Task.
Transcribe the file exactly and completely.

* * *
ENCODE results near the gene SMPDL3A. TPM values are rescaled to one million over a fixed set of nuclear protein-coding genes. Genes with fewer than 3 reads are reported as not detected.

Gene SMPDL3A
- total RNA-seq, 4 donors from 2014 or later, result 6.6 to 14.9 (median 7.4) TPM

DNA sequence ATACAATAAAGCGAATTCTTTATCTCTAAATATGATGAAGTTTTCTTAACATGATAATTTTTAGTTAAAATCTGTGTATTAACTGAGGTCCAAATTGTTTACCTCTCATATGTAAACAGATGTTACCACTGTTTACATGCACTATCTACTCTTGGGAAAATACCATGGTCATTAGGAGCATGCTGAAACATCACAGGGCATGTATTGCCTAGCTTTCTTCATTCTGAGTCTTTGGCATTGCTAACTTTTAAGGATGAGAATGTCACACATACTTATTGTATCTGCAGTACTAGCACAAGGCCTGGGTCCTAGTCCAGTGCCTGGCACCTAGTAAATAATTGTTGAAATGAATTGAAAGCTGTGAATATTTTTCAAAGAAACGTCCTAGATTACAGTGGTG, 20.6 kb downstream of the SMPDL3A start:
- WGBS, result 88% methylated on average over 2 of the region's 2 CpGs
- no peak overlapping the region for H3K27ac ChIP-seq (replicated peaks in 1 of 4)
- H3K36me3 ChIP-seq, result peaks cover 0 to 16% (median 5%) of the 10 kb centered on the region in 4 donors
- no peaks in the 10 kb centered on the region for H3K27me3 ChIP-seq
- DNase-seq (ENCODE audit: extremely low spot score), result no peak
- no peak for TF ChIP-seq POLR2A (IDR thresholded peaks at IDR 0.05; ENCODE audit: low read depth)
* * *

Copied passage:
ENCODE results near the gene SMPDL3A. TPM values are rescaled to one million over a fixed set of nuclear protein-coding genes. Genes with fewer than 3 reads are reported as not detected.

Gene SMPDL3A
- total RNA-seq, 4 donors from 2014 or later, result 6.6 to 14.9 (median 7.4) TPM

DNA sequence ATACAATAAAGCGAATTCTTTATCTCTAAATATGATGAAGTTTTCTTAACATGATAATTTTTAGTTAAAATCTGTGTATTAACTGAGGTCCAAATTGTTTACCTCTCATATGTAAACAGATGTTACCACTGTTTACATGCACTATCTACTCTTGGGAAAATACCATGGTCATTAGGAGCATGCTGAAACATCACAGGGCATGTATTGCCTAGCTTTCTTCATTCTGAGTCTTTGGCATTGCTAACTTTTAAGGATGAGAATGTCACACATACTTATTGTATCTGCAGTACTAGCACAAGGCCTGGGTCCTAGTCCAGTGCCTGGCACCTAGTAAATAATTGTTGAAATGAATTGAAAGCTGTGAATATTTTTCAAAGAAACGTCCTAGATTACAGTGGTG, 20.6 kb downstream of the SMPDL3A start:
- WGBS, result 88% methylated on average over 2 of the region's 2 CpGs
- no peak overlapping the region for H3K27ac ChIP-seq (replicated peaks in 1 of 4)
- H3K36me3 ChIP-seq, result peaks cover 0 to 16% (median 5%) of the 10 kb centered on the region in 4 donors
- no peaks in the 10 kb centered on the region for H3K27me3 ChIP-seq
- DNase-seq (ENCODE audit: extremely low spot score), result no peak
- no peak for TF ChIP-seq POLR2A (IDR thresholded peaks at IDR 0.05; ENCODE audit: low read depth)